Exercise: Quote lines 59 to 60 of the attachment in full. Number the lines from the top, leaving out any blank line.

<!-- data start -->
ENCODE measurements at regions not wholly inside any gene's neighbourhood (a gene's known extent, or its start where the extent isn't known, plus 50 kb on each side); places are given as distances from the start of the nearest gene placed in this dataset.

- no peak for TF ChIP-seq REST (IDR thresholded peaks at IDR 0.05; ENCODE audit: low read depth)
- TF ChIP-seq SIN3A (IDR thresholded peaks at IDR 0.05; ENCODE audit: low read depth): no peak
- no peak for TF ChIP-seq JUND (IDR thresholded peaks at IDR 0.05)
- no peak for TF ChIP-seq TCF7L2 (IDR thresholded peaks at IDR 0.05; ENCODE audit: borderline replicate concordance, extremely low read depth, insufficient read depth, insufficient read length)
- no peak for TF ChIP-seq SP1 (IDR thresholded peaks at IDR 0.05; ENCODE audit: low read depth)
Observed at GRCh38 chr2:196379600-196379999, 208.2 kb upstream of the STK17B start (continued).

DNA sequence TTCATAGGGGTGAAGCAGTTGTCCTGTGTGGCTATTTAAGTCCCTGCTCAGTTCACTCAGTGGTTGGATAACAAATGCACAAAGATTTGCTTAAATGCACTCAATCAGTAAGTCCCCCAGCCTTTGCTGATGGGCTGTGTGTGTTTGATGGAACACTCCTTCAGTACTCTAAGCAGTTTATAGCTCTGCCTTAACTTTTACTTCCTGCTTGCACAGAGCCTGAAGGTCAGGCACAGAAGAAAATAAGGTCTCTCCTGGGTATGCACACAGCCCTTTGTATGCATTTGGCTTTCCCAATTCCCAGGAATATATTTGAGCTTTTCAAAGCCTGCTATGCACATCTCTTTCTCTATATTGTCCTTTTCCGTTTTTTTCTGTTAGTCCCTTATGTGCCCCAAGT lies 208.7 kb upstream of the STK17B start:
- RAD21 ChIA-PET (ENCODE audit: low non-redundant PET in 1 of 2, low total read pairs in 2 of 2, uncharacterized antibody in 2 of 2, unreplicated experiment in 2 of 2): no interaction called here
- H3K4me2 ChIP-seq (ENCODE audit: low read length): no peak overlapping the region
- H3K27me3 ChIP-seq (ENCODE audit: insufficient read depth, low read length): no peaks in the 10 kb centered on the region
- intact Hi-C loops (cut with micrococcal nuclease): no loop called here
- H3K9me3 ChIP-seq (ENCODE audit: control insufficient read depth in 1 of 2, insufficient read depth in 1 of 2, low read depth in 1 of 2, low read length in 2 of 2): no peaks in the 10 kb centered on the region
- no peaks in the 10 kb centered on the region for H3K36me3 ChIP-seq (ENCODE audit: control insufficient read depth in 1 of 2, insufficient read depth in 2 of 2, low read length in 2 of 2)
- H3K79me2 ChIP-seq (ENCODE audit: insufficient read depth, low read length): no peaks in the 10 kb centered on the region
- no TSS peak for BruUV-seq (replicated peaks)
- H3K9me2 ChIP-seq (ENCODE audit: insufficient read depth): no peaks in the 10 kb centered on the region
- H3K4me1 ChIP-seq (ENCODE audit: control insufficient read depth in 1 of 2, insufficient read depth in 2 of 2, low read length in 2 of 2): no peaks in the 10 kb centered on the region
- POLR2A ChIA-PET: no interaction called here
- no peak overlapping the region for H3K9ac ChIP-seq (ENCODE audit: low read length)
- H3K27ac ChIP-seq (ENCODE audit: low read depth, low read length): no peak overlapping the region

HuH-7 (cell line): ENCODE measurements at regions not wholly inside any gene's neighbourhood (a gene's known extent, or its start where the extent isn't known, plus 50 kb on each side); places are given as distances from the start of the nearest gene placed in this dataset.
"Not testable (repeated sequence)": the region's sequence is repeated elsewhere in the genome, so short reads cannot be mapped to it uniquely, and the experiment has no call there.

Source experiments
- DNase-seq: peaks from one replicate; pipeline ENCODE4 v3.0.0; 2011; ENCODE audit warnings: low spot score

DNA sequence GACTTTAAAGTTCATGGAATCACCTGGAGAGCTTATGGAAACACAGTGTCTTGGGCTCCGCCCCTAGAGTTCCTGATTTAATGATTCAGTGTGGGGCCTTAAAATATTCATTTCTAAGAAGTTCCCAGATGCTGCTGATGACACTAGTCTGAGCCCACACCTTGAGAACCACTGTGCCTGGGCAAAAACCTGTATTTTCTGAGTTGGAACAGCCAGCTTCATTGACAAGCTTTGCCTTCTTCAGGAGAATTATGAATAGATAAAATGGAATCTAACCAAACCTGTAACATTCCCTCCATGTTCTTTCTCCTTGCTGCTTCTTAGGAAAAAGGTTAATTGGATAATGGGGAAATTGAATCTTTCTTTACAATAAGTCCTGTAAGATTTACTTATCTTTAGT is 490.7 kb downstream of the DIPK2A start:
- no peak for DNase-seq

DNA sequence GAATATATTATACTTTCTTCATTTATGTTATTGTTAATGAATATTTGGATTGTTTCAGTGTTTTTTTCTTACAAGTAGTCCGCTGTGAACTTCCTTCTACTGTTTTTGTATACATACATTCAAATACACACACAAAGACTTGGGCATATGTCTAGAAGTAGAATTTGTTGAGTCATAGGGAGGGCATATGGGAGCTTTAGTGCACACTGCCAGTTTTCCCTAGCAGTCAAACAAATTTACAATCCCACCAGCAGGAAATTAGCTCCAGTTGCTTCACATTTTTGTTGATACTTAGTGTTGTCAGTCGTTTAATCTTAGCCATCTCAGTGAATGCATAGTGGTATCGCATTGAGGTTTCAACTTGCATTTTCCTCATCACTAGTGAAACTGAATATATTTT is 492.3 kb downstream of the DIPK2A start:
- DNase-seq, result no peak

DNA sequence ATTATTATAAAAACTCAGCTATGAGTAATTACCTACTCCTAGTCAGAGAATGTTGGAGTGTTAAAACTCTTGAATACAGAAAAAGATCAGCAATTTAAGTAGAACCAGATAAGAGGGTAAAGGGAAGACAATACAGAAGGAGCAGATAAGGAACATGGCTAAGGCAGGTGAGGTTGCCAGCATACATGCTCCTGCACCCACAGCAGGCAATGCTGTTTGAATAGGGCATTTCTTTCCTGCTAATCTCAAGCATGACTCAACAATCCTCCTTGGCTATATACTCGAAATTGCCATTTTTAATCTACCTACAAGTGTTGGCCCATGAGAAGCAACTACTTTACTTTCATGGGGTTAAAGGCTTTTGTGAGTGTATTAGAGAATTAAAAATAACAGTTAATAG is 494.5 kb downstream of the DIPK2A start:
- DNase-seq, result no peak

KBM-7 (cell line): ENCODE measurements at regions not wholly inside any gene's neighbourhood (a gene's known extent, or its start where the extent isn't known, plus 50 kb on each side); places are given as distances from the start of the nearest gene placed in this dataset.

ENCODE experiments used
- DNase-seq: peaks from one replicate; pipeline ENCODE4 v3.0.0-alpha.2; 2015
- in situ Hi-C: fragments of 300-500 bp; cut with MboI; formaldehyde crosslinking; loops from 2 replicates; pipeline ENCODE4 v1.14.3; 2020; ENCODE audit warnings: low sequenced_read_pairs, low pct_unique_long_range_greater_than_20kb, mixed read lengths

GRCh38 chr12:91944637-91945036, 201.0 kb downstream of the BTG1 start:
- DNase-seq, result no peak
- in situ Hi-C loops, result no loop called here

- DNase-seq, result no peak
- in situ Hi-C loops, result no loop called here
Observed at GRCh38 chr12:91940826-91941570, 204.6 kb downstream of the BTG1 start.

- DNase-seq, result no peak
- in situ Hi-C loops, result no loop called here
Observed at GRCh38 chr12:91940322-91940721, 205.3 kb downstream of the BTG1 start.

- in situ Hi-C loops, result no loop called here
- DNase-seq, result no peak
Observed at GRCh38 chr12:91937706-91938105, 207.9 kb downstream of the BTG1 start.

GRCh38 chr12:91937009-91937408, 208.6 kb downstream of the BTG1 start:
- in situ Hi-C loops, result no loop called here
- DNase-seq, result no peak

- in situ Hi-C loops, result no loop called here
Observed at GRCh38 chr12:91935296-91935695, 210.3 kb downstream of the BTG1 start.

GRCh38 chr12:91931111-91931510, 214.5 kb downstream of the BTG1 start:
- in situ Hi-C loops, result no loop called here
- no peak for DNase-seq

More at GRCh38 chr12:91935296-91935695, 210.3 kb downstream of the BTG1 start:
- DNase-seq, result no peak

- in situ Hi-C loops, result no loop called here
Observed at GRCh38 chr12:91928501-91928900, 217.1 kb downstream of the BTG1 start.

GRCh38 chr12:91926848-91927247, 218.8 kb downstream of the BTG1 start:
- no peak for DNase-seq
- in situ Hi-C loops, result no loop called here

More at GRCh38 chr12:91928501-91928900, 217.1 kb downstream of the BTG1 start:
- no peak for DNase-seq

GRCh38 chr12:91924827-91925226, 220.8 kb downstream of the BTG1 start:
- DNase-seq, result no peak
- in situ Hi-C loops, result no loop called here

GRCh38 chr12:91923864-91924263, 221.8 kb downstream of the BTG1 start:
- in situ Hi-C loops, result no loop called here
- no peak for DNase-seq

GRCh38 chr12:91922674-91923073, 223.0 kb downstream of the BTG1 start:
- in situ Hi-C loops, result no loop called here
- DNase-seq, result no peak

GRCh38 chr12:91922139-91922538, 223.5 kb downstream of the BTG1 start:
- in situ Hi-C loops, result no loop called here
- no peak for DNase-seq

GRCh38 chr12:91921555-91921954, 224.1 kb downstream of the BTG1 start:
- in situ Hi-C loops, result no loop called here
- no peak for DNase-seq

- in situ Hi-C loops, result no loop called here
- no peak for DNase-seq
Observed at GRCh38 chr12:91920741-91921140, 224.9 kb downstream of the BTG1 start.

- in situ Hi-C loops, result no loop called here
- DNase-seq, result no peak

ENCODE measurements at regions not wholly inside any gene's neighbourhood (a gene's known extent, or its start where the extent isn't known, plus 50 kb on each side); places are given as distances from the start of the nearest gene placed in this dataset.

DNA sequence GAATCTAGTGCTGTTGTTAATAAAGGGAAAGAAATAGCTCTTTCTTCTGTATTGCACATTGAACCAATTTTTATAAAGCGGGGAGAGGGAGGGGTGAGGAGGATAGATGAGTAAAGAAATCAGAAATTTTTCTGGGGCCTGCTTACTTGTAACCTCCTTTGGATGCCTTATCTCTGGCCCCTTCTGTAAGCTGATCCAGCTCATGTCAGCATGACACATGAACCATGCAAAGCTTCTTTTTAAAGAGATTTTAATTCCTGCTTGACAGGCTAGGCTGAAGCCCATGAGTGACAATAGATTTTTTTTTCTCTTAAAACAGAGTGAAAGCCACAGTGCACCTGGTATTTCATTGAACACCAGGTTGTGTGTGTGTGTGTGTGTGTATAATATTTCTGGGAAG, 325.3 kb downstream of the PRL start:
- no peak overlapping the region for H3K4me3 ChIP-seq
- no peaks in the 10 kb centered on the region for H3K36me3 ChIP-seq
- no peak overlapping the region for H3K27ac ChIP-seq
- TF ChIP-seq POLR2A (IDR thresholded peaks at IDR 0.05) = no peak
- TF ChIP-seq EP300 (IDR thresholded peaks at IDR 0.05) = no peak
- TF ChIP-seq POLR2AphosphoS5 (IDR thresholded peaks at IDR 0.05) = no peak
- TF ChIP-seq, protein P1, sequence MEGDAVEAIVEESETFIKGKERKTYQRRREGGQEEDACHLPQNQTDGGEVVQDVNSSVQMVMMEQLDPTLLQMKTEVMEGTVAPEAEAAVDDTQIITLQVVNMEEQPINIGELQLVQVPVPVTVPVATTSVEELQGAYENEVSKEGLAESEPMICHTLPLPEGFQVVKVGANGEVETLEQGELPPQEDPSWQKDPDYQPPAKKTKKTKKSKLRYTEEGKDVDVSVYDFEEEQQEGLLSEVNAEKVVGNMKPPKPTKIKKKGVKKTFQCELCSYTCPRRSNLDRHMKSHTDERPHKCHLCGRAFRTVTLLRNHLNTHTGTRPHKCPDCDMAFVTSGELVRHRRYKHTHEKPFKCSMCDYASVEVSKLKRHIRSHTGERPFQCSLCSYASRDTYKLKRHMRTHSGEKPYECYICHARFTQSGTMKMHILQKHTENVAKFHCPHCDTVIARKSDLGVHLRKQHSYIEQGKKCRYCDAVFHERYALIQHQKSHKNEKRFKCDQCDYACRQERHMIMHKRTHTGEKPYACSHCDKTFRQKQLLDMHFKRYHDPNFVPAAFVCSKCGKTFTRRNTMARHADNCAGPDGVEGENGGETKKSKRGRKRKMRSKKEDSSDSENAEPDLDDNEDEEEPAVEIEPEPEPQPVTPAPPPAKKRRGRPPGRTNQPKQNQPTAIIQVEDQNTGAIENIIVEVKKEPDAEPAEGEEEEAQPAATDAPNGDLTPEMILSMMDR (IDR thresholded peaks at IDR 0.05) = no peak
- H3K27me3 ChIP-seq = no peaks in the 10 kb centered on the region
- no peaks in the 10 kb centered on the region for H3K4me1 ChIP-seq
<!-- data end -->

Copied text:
Observed at GRCh38 chr12:91928501-91928900, 217.1 kb downstream of the BTG1 start.

GRCh38 chr12:91926848-91927247, 218.8 kb downstream of the BTG1 start: